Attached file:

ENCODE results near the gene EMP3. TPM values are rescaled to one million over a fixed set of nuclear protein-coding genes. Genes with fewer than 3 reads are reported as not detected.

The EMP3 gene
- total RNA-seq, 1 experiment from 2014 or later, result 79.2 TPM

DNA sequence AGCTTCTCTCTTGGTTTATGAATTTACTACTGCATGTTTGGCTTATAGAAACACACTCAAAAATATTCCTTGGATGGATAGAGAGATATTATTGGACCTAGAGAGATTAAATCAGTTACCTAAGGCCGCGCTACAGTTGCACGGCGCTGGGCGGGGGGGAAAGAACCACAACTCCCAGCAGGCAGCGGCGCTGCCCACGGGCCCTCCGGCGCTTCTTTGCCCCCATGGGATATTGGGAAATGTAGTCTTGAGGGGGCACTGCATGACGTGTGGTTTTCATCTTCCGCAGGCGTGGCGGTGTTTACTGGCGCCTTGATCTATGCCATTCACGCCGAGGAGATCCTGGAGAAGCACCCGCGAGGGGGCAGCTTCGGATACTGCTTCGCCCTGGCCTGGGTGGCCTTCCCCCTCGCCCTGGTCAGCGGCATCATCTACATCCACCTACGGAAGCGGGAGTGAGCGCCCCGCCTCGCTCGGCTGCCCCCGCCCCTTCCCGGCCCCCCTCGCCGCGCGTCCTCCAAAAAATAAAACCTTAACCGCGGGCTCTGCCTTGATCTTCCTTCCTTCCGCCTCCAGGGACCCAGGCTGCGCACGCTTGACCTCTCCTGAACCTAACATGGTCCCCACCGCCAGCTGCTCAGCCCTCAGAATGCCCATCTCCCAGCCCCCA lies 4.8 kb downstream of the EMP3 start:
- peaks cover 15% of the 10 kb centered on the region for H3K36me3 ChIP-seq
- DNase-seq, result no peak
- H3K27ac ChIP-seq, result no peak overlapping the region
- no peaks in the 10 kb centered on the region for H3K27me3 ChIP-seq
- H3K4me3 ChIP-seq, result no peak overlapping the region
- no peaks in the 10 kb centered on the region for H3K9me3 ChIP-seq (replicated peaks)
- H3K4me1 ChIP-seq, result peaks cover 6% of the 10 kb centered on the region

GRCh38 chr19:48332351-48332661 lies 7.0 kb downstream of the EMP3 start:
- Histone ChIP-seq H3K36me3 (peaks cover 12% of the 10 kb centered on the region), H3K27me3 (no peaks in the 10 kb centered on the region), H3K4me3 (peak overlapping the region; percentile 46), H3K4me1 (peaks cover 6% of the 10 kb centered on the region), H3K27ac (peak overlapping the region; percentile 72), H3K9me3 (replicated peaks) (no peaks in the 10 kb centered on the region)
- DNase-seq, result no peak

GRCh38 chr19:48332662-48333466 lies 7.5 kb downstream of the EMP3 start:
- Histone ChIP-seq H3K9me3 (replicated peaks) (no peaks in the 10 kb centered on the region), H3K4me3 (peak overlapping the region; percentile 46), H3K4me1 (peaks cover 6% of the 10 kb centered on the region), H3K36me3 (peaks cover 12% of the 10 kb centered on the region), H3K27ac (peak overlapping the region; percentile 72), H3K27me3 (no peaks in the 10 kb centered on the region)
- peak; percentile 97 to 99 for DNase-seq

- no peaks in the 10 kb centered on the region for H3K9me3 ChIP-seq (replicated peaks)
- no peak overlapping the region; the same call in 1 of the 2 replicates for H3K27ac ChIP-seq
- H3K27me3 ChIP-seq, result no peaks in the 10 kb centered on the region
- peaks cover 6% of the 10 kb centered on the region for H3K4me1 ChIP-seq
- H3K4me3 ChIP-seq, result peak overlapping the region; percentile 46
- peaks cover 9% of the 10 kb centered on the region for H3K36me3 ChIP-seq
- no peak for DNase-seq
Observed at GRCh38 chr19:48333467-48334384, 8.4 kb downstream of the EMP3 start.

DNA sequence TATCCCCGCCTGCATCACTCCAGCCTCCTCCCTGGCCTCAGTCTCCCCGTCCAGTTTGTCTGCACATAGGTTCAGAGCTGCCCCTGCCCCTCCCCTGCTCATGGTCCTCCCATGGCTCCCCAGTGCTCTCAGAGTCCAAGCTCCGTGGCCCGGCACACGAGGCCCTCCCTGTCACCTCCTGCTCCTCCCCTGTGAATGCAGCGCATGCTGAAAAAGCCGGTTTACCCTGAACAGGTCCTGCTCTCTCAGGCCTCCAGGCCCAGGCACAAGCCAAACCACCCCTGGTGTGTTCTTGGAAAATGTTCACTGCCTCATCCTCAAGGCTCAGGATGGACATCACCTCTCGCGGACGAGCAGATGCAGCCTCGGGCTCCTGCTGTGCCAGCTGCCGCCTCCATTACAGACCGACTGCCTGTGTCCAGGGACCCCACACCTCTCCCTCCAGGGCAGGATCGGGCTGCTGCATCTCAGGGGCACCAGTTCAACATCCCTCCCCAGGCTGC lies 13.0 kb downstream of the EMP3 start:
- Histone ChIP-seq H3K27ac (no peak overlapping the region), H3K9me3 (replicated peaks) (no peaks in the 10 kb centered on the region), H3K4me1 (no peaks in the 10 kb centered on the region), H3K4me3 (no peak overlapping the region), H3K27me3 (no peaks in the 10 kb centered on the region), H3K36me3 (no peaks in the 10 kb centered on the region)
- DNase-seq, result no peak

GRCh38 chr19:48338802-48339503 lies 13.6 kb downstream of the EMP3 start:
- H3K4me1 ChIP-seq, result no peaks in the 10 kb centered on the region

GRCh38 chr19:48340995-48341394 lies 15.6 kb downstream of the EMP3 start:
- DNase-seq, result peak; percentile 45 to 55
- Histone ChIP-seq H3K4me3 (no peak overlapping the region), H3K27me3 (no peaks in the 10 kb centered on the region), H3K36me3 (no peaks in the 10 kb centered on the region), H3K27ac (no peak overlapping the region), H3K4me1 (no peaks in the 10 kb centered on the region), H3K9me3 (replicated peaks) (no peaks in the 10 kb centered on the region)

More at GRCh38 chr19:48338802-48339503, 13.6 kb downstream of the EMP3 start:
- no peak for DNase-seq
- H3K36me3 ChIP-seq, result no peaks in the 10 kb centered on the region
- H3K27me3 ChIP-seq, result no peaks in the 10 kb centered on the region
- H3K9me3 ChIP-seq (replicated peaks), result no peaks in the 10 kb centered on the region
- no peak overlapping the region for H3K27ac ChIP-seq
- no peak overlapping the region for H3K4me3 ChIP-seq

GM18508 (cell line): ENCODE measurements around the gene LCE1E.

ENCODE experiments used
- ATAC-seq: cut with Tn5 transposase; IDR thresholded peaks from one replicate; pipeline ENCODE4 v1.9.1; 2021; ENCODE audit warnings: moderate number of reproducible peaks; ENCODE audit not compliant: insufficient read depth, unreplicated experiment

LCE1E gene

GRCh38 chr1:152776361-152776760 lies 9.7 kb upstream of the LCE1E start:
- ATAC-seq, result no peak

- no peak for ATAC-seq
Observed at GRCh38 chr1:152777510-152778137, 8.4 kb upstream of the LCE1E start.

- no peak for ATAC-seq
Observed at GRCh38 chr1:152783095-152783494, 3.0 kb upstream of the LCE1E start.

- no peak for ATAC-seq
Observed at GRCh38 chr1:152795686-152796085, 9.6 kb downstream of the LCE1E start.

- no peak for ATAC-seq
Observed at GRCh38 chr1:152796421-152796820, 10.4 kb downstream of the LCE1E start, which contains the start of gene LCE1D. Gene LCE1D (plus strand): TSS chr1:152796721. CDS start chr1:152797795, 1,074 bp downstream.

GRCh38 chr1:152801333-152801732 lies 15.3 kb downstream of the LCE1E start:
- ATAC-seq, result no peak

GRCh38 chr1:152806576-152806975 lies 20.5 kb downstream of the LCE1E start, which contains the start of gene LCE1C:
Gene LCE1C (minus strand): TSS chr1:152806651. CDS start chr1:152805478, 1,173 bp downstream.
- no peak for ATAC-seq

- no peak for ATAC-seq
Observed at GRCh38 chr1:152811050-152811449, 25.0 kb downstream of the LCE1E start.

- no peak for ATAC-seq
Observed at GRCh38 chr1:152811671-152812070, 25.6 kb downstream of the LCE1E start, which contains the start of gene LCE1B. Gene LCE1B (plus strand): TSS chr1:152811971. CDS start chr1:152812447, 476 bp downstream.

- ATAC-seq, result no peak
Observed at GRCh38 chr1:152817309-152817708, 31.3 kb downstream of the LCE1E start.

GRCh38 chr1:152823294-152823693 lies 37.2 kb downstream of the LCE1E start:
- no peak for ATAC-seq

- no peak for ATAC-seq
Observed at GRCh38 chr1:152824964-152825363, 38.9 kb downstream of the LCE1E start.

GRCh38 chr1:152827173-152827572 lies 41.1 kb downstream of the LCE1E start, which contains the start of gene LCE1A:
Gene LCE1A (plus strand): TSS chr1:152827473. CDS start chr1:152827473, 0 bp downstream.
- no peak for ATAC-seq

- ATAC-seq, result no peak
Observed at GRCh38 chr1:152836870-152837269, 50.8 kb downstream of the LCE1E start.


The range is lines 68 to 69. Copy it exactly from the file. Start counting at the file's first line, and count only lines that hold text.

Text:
- no peak for ATAC-seq
Observed at GRCh38 chr1:152824964-152825363, 38.9 kb downstream of the LCE1E start.